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Korean researchers have identified a vulnerability in SSDs that allows malware to be placed directly in the over-provisioning section of the drive. Over-provisioning is a feature found in all modern SSDs that increases the lifespan and performance of the SSD’s onboard NAND storage.

On the other hand, this feature gives the SSD a chance to ensure that the data is evenly distributed among all the NAND cells by including the data in the overallocation pool when needed. This area is said to be inaccessible to the operating system and hence anti-virus tools. New malware can infiltrate these areas and use them as an operations base.

Researchers at Korea University modeled two attacks using space. The first demonstrates a vulnerability that targets invalid data (data that is deleted in the operating system but not physically deleted) inside the SSD. An attacker could potentially choose to change the size of the overprovisioned repository to obtain more sensitive data and provide additional free space to the operating system. Therefore, when a user wants to delete more data, the excess data in the SSD remains physically intact.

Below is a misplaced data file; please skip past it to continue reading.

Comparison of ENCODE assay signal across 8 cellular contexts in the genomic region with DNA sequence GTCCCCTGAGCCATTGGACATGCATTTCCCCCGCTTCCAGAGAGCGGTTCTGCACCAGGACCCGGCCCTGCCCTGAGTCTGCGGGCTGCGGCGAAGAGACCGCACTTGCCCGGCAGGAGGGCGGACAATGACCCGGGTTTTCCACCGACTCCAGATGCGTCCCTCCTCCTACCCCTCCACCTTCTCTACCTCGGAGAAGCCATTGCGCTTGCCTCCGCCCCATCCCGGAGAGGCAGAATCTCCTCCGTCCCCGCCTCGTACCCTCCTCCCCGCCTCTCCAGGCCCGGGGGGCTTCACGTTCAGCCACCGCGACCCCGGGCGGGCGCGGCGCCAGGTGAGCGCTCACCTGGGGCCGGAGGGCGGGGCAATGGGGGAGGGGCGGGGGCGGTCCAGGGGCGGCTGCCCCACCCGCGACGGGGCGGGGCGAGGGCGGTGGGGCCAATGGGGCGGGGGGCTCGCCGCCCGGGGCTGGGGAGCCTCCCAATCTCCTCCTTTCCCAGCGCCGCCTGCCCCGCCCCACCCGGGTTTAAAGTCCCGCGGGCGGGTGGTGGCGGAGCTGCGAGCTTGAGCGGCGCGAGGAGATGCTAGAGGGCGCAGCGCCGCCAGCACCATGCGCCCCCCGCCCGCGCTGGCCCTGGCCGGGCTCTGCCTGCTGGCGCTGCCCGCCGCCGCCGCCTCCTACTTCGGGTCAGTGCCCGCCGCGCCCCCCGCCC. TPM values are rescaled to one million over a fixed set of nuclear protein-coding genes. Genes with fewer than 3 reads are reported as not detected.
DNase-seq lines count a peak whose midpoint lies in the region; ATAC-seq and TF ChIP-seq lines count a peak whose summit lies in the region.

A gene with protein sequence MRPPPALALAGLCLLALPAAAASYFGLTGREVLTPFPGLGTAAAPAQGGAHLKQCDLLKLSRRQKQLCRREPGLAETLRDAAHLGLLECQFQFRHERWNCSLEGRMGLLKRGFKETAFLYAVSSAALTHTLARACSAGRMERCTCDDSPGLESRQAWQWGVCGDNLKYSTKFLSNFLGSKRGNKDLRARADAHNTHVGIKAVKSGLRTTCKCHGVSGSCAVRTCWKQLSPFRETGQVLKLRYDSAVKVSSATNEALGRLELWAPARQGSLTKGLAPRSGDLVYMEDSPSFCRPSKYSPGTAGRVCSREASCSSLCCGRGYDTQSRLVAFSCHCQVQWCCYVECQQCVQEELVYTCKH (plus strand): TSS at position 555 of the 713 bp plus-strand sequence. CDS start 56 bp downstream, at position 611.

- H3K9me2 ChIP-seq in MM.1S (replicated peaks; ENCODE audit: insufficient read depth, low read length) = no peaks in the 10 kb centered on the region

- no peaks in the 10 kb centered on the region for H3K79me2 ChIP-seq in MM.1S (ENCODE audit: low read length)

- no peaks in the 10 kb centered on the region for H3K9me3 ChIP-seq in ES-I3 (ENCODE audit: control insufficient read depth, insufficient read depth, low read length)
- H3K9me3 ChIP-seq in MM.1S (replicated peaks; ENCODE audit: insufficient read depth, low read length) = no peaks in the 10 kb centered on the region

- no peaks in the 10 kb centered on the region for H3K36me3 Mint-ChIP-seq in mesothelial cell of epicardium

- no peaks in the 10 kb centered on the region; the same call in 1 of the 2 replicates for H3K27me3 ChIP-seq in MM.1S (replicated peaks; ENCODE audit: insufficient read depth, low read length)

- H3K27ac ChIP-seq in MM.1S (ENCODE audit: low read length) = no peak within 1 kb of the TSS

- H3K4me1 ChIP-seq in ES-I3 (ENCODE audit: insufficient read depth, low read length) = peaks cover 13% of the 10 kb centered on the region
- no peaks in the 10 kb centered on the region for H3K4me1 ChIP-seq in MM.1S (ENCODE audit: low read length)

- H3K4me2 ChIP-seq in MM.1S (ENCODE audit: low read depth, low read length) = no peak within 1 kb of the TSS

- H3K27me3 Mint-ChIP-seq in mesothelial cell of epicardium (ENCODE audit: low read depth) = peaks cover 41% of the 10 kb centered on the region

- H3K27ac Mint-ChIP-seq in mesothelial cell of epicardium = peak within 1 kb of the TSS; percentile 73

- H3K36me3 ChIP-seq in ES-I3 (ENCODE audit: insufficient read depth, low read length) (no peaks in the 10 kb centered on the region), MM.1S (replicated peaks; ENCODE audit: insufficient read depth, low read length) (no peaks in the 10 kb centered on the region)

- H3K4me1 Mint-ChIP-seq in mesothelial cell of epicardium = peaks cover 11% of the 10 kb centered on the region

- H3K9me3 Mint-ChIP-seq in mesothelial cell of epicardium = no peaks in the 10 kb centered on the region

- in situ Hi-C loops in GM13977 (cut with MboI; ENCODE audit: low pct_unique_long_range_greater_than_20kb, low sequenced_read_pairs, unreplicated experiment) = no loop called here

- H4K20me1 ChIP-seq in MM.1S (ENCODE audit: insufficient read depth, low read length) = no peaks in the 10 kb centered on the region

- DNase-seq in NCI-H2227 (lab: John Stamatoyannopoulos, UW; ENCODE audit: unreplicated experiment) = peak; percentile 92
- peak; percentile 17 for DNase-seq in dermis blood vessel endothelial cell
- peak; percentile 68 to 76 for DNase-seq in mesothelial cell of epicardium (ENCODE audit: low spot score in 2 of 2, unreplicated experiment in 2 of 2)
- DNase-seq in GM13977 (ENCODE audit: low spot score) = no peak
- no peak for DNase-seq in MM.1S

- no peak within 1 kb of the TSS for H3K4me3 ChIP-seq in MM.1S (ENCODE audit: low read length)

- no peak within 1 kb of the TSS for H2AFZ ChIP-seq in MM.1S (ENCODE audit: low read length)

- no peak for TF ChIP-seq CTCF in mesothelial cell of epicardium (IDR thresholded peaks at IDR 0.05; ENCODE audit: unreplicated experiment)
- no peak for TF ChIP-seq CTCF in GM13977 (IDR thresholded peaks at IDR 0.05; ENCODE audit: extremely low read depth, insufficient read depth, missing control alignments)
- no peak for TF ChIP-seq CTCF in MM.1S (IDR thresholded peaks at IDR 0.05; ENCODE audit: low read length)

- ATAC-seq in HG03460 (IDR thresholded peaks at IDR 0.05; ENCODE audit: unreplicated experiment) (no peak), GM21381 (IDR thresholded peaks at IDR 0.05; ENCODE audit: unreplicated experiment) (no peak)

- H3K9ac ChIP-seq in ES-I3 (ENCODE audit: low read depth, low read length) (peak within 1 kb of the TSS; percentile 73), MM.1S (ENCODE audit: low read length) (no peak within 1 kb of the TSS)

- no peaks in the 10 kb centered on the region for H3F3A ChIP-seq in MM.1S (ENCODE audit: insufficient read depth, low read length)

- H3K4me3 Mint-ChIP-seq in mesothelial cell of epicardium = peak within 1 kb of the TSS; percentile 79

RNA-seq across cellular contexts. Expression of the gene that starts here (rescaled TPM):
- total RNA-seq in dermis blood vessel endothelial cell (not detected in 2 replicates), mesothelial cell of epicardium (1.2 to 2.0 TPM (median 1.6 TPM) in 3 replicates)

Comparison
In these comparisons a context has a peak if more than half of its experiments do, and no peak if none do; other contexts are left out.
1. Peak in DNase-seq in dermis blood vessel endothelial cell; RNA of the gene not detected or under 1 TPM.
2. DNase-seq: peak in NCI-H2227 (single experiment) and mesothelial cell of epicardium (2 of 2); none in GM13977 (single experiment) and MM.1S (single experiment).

The second injects the firmware directly into the overprovisioning pool. In this example, two SSDs are connected as a single device and the overprovisioning is set to 50%. When an attacker injects malware into the over-provisioning section of the SSD, the OP range of the first drive drops to 25% of the total size of the SSD, then the range of the second SSD increases to 75%.

Here, the OP range of the first SSD is set to 25%, while malware is integrated into the partition of the second SSD. Ultimately, however, the OP space on both drives seems unaffected.

To counter the initial attack pattern, the researchers propose implementing an algorithm that physically deletes the data on the SSD without affecting real-world performance. Against the second model, it is proposed to implement a new monitoring system that can monitor the OP size of SSDs in real time.

Fortunately, the attacks were carried out by investigators and no real attacks were made. On the other hand, similar scenarios can happen in real life. Therefore, SSD manufacturers need to fix security vulnerabilities early.


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